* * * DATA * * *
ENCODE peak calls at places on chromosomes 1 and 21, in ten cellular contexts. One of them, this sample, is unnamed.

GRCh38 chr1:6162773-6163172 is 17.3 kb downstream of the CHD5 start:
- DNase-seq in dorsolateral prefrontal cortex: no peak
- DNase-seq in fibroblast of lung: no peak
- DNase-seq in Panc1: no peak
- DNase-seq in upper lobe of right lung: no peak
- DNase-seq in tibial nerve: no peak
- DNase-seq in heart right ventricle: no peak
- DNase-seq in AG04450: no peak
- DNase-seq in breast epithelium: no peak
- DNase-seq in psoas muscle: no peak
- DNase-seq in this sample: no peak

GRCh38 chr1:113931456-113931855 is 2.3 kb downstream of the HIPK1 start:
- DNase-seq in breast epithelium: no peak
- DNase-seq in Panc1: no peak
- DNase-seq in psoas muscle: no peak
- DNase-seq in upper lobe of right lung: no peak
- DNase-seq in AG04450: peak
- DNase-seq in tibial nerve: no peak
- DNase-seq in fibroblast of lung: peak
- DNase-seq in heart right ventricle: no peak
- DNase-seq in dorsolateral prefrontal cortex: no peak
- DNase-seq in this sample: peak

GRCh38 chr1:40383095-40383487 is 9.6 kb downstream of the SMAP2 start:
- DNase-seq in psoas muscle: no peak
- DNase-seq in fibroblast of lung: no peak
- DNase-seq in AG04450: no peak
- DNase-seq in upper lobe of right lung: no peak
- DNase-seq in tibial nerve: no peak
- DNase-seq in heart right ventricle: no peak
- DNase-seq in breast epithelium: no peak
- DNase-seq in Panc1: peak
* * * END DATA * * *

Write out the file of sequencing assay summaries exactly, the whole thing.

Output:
ENCODE peak calls at places on chromosomes 1 and 21, in ten cellular contexts. One of them, this sample, is unnamed.

GRCh38 chr1:6162773-6163172 is 17.3 kb downstream of the CHD5 start:
- DNase-seq in dorsolateral prefrontal cortex: no peak
- DNase-seq in fibroblast of lung: no peak
- DNase-seq in Panc1: no peak
- DNase-seq in upper lobe of right lung: no peak
- DNase-seq in tibial nerve: no peak
- DNase-seq in heart right ventricle: no peak
- DNase-seq in AG04450: no peak
- DNase-seq in breast epithelium: no peak
- DNase-seq in psoas muscle: no peak
- DNase-seq in this sample: no peak

GRCh38 chr1:113931456-113931855 is 2.3 kb downstream of the HIPK1 start:
- DNase-seq in breast epithelium: no peak
- DNase-seq in Panc1: no peak
- DNase-seq in psoas muscle: no peak
- DNase-seq in upper lobe of right lung: no peak
- DNase-seq in AG04450: peak
- DNase-seq in tibial nerve: no peak
- DNase-seq in fibroblast of lung: peak
- DNase-seq in heart right ventricle: no peak
- DNase-seq in dorsolateral prefrontal cortex: no peak
- DNase-seq in this sample: peak

GRCh38 chr1:40383095-40383487 is 9.6 kb downstream of the SMAP2 start:
- DNase-seq in psoas muscle: no peak
- DNase-seq in fibroblast of lung: no peak
- DNase-seq in AG04450: no peak
- DNase-seq in upper lobe of right lung: no peak
- DNase-seq in tibial nerve: no peak
- DNase-seq in heart right ventricle: no peak
- DNase-seq in breast epithelium: no peak
- DNase-seq in Panc1: peak